'28 Words That Democrats Really Wish President Obama Didn’t Say'

There was a good reason for Democrat-friendly networks to skip Obama’s economic speech on Thursday night. Washington Post political reporter Chris Cillizza was shocked the president seemed to hand Republicans a ready-made TV ad in the speech.

His headline was “28 words that Democrats really wish President Obama didn’t say today.”

These were the words: "I am not on the ballot this fall. Michelle’s pretty happy about that.  But make no mistake: these policies are on the ballot.  Every single one of them." He then just boiled them down to the last two sentences as the advertising bonanza.

Cillizza reminded readers that of the seven seats rated "toss ups" by the non-partisan Cook Political Report, Obama lost four of them (Alaska, Arkansas, Louisiana and North Carolina) in 2012. He also lost Montana, South Dakota and West Virginia -- now viewed as lost by the Democrats. In many of these states, Obama's numbers are in a much worse place today than they were in November 2012. If Republicans only won Democratic seats where Obama lost in 2012, they would pick up 7 seats -- one more than needed to grab the majority.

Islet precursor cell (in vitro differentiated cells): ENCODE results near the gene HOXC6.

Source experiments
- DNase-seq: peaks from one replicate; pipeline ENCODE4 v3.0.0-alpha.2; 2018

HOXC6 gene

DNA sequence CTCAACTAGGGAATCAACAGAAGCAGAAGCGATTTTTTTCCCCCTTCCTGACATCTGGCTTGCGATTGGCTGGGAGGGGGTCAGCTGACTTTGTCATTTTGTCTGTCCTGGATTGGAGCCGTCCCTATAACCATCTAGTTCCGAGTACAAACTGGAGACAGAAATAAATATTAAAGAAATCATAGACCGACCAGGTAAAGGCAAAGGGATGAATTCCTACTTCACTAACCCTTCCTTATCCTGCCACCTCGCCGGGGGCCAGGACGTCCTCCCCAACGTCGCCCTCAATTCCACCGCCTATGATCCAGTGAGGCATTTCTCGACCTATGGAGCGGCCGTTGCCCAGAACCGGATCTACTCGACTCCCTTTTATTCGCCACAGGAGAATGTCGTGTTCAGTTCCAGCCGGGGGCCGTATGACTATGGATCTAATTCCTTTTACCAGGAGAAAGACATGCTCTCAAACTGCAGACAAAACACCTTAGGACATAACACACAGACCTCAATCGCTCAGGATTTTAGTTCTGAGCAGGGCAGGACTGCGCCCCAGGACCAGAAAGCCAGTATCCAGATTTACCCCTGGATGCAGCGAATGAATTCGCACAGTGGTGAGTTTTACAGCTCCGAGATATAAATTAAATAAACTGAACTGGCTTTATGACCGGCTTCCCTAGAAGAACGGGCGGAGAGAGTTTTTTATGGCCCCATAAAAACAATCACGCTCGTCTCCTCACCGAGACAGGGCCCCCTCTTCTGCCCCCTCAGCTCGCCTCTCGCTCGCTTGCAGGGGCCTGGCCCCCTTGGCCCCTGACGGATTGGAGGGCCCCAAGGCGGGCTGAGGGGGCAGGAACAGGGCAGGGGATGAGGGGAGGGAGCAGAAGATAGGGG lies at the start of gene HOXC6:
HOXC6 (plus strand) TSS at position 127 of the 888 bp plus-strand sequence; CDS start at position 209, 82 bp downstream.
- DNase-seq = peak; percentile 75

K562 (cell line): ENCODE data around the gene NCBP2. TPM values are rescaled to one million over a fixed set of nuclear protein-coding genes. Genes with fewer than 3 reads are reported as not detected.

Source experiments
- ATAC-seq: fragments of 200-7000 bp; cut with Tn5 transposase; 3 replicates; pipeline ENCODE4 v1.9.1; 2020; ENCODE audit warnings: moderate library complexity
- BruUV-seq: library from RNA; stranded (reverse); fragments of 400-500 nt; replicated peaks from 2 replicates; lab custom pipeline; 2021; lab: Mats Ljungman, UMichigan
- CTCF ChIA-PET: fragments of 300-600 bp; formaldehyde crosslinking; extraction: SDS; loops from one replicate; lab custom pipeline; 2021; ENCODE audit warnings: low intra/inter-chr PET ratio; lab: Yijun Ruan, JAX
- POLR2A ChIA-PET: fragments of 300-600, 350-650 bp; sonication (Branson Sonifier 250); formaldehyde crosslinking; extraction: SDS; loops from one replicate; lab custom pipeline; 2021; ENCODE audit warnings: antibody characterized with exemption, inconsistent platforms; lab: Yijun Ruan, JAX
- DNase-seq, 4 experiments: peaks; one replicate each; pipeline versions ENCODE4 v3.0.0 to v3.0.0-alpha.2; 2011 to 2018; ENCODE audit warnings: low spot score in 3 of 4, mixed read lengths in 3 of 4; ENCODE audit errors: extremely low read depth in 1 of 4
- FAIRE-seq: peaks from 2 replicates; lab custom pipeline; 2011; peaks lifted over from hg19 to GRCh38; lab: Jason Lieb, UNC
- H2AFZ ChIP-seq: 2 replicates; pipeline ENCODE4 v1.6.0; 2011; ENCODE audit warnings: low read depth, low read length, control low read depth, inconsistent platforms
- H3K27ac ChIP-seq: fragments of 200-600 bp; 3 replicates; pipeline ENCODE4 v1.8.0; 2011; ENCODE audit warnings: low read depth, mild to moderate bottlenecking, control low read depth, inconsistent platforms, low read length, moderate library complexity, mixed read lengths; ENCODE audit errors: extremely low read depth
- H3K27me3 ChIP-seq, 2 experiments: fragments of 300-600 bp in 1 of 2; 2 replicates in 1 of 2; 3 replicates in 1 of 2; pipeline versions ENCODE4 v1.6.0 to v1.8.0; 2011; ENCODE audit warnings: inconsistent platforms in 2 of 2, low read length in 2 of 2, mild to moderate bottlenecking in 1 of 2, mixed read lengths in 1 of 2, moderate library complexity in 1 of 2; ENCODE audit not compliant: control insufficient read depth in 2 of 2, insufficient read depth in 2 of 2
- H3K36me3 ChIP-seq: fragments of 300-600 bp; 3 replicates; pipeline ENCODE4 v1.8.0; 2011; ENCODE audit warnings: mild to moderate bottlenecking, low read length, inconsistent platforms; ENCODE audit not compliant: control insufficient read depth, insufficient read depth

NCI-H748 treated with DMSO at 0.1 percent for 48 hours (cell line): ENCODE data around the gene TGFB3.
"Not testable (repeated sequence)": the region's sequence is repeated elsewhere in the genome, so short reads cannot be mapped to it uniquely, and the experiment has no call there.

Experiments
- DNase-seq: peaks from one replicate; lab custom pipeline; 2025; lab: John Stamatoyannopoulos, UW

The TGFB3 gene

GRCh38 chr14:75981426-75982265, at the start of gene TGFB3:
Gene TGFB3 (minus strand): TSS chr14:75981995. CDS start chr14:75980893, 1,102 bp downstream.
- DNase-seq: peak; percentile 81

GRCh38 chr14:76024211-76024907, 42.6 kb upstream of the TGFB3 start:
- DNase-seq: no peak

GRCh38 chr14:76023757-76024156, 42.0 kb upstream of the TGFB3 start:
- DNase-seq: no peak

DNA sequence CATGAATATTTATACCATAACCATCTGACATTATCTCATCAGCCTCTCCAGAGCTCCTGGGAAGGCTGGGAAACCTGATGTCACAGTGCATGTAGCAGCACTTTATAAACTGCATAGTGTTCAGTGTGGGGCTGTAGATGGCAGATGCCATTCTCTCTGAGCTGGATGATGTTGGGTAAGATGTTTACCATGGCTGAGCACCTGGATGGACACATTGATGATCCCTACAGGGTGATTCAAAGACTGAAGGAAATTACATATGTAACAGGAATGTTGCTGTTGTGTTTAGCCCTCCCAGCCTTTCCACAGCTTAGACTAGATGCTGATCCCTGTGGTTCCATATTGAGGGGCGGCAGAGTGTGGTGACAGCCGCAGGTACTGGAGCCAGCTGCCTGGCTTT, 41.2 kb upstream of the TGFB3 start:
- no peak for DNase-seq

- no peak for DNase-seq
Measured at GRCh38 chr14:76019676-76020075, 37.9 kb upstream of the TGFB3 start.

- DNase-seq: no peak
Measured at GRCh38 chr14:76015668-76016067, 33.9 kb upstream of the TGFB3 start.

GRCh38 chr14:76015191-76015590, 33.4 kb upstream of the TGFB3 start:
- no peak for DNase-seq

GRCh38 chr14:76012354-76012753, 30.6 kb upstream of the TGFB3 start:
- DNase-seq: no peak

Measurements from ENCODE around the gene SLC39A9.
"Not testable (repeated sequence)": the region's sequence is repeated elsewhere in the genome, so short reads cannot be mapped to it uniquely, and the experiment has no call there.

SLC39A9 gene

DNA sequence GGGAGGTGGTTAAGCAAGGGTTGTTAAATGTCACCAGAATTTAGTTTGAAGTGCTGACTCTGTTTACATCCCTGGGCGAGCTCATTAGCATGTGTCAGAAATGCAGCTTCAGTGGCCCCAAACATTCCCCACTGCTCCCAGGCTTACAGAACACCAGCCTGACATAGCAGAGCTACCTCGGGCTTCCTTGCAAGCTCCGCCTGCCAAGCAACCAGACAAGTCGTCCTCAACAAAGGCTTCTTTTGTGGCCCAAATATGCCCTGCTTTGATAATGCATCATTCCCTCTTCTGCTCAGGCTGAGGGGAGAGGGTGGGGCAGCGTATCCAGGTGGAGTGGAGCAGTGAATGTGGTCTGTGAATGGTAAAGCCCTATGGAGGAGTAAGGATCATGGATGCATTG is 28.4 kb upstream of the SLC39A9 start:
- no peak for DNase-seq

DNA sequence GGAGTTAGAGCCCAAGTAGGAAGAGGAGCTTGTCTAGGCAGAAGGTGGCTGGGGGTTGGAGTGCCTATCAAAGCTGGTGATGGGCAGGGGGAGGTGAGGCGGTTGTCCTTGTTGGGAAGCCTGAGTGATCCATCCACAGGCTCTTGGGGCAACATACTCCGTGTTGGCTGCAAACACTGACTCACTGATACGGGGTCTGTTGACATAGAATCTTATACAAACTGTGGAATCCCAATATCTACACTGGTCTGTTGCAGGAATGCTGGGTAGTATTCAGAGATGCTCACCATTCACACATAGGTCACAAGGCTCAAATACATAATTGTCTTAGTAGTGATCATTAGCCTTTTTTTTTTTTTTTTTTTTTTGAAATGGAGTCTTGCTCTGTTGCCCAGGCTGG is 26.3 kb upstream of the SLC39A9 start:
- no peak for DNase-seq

He notes even in Colorado, where he won twice, his ratings are terrible: 39 percent in the last NBC-Marist poll (this explains why NBC skips over his polls and his speeches).  

Cillizza guessed that Obama’s putting the screws to every Democrat in an Obama-unfriendly state to try and motivate the liberal Democratic base to turn out and vote:

It doesn't take a political mastermind to realize that an ad in which the President of the United States says "Make no mistake: These policies are on the ballot. Every single one of them" might not be helpful to the Democratic candidates trying to run away from him this November.

So, why did Obama say it? My guess is that he wanted to make the stakes clear to a Democratic base that, by virtually every polling measure I've seen, is less enthusiastic to turn out and vote on Nov. 4 than Republicans.  The idea being that if you like Obama and his policies -- which his base, especially African Americans, still do -- then you need to show it by going out and voting.  The Obama political team is working under the assumption that if you dislike President Obama, nothing he says or does is going to change that reality. So, why not show the Democratic base that this election is worth fighting for?

I think that underestimates the impact of an unpopular president (on video no less!) bluntly insisting that an election in 33 days is indeed a referendum on his policies. Republicans couldn't have written a better script than that.

Campaigns & Elections 2014 Congressional Washington Post Chris Cillizza Barack Obama
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